I don’t see a situation where Eric Gordon is a starting two in this league any time soon. His new role should be a bench scorer/secondary playmaker. I think he has enough skills to stick around the league and perhaps even become a valuable role player, but his body can’t handle 30 minutes over 82 games. Also, he just doesn’t ever take a game over, which you need on occasion from a guy logging thirty plus minutes in your rotation (and making $15 million). The problem is that I can already see him signing with the Spurs for $3 million a year and getting a ring, and me being furious over it. Still, this marriage has been bad for both the player and the team and it’s well past time we both move on — both finding happiness in the arms of others.

Omer Asik

I’m completely over Omer Asik. I’ve been on the fence with him for a while, but he’s pushed me way over to the anti-Asik club. Bad contract aside — but paying a person who only logs 17 minutes (that is more likely to decline than increase) a game $9 million is a very bad look — the fact that he isn’t Bismack Biyombo, Ed Davis or Kyle O’Quinn (guys I’ve been clamoring for at the five) aside — he just cannot play on the offensive side of the floor.

Also, his once dominating defense only seems to come in flashes these days. He’ll fool me for two weeks with some solid play, but that leads to a month and a half of pure misery. My untrained eye says that he is just plagued with a lower back problem that really affects his lateral movement and overall comfort. He still rebounds pretty well — scooping up six in those 17 minutes on the floor. However, he does let a lot of seemingly easy rebounds slip through his undeveloped fetus hands.

His contract makes it very hard to move him, but if an amnesty clause gets written into the new CBA, he should be the amnesty posterchild. I’m hoping that we can slide back in the draft and still get one of our coveted prospects while attaching Omer to the deal, or perhaps send him with one of those second rounders to a team that needs to meet the salary floor.

Ryan Anderson

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Let me preface this by stating that I’ve never understood why the Anderson fan club always seems to be the same people who complain about Tyreke holding the ball and how Evans and Holiday play the same position. No one kills ball movement like Ryan Anderson (14+ shots in 30 minutes from your fourth best player) — except for Alvin Gentry when he fields Anderson with Norris Cole together.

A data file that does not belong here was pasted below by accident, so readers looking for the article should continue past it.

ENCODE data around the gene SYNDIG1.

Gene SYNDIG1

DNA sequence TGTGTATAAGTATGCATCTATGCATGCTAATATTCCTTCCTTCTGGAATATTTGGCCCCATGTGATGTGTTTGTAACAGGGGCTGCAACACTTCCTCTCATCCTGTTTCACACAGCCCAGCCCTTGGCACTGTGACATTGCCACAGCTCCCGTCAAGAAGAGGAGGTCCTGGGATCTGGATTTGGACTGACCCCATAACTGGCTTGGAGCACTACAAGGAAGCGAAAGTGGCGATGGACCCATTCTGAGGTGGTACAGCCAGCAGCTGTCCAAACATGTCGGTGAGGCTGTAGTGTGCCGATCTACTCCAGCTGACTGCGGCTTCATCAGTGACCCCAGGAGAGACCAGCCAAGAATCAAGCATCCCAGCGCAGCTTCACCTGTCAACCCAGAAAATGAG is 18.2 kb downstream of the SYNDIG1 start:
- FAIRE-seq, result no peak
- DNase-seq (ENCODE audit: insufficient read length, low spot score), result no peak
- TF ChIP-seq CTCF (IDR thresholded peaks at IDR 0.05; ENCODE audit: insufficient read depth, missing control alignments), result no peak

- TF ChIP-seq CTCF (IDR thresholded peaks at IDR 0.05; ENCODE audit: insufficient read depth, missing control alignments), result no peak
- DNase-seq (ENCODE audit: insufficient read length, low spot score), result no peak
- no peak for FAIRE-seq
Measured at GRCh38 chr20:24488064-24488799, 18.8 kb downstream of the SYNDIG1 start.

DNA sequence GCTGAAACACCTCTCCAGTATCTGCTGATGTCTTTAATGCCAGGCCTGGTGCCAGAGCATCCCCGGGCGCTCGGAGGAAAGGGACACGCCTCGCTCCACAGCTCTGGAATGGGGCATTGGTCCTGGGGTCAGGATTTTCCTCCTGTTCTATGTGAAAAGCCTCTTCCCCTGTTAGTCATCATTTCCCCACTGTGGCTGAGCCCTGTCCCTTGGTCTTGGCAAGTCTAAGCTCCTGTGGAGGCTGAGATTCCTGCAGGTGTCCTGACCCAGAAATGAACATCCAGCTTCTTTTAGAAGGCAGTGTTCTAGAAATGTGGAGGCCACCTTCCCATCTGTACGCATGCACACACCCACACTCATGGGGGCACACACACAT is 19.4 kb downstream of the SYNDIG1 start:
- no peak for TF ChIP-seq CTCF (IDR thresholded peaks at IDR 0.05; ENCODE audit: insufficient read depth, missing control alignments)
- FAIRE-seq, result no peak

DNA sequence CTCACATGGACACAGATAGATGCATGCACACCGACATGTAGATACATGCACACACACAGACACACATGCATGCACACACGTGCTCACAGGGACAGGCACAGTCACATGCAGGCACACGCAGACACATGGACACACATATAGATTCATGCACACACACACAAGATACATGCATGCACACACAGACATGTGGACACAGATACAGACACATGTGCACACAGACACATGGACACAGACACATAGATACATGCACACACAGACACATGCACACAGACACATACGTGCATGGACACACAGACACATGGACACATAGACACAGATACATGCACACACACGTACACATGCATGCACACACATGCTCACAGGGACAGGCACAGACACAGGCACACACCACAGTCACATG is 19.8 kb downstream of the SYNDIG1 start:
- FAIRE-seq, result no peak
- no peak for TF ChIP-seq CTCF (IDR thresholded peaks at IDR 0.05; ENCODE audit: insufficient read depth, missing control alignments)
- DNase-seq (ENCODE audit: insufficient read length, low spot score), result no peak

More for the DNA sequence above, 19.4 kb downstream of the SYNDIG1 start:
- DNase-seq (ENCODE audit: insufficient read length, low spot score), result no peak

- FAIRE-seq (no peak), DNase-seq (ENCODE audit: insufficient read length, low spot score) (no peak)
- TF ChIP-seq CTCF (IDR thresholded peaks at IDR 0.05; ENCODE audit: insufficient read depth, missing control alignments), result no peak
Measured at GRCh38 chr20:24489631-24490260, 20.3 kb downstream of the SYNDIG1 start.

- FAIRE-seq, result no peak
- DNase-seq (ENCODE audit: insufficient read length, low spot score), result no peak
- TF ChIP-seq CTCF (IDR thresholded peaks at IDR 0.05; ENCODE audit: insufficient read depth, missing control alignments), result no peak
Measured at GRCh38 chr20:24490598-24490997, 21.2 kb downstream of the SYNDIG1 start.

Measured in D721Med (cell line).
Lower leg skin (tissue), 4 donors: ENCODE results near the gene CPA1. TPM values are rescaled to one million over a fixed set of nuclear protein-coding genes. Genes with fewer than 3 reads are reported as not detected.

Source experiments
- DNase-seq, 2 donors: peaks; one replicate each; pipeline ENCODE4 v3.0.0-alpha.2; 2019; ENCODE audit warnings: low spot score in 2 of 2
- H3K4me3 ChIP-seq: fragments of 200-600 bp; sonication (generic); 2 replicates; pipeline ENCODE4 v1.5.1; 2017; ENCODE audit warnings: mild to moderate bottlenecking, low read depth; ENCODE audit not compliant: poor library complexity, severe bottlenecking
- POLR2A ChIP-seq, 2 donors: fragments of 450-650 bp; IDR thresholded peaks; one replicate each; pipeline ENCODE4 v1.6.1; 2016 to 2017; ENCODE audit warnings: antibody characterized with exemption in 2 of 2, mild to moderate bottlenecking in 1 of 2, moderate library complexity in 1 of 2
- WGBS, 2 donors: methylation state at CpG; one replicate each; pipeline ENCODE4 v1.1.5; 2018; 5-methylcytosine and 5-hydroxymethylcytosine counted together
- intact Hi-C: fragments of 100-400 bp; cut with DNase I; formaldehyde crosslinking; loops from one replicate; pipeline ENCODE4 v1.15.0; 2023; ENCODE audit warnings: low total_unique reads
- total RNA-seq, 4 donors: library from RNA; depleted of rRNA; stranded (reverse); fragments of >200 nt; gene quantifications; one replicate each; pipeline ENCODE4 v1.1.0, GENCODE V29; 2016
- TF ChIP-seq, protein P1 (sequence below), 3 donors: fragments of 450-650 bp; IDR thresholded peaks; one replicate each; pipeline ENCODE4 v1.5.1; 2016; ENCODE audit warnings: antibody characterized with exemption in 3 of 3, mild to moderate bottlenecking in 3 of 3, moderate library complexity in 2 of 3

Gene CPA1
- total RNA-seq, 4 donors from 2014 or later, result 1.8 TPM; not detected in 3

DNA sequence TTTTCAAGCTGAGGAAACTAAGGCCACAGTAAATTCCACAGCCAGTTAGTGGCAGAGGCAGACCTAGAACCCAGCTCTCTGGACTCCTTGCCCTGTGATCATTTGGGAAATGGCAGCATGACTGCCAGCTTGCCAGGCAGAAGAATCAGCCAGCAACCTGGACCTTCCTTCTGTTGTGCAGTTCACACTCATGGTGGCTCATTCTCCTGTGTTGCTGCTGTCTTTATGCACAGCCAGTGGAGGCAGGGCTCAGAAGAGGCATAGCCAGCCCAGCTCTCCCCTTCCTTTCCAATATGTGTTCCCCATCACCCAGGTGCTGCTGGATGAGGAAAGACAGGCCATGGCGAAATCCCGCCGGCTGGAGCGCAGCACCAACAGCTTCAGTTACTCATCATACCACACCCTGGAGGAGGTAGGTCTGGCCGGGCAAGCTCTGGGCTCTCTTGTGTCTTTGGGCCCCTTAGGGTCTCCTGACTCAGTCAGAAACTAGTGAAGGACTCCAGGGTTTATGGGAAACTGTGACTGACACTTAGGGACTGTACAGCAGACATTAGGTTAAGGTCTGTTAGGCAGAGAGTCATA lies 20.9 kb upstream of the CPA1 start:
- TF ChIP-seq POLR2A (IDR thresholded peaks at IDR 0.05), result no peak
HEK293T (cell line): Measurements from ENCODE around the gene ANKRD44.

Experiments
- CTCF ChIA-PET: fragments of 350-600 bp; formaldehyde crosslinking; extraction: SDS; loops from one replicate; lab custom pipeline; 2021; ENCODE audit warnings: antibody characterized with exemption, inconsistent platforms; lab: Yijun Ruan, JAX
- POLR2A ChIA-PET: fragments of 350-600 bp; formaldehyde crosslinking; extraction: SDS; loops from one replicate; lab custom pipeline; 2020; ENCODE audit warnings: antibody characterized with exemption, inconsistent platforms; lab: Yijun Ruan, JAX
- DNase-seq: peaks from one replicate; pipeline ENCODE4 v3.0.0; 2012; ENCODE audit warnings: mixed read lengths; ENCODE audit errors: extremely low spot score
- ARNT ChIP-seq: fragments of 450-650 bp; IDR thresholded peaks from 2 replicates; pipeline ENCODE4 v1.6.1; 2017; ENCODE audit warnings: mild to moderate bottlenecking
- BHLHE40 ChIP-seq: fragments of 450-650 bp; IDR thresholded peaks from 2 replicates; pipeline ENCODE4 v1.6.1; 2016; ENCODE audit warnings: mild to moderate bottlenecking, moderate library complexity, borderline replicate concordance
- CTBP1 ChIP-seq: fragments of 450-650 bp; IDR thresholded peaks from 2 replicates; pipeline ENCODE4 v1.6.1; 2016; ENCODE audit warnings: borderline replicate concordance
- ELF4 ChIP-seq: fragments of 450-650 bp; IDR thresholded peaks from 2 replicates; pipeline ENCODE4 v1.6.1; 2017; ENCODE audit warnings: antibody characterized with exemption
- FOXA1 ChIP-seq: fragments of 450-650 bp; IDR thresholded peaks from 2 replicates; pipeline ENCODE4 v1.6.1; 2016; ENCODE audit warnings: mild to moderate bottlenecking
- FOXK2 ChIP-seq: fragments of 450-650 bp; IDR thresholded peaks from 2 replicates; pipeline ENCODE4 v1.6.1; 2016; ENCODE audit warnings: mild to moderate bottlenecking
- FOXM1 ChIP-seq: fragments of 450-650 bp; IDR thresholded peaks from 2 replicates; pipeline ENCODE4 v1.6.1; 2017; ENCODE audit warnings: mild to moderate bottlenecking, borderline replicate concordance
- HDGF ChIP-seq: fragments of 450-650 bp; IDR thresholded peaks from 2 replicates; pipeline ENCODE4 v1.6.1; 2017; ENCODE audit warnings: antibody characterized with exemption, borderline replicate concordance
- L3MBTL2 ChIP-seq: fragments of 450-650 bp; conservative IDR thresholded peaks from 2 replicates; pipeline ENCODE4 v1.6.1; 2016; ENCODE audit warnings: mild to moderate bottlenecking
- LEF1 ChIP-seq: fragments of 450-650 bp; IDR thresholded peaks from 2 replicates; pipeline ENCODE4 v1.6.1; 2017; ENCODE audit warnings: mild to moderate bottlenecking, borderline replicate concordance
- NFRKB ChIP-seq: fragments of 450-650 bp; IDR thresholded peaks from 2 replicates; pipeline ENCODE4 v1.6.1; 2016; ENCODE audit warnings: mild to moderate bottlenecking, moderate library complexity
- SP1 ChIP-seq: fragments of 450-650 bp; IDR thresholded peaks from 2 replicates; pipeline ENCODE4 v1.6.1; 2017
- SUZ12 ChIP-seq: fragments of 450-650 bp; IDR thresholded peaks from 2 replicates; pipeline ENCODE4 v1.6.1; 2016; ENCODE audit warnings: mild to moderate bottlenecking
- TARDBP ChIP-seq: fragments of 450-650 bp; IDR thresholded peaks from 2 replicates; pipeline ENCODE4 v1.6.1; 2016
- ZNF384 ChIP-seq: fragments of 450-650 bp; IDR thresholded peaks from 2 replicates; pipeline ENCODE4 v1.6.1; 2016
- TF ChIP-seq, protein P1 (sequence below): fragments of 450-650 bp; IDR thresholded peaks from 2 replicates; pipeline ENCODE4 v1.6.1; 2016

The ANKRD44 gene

Ryno is like the blue-haired old lady who is getting comped rooms and buffets on the regular at the casino, but doesn’t think she has a gambling problem, "I hit 3 double covered turnaround faders last week so I must be ahead." It’s almost not his fault, as he has hit some insane shots throughout his career, but when he’s off, someone needs to remind him that his controller has an X button — he’s had a toenail clipping over the 1 assist per game average in only two of his seven years in the league (his career high is 1.2). He’s the screwtop to our incessant whining for ball movement. It’s not even that he’s rolling the dice on a bunch of catch-and-shoot opportunities — he’s often over dribbling into a double or triple team that he’d rather spin and fall back and shoot over than to give it up to an open teammate.

Another problem with Ryan Anderson is that he does play the same position that AD wants to play. Now consider that he will be asking for $18-$20 million a year on a new deal, and you can see that aside from being completely counter-intuitive to ball movement he's also a drastic overspend.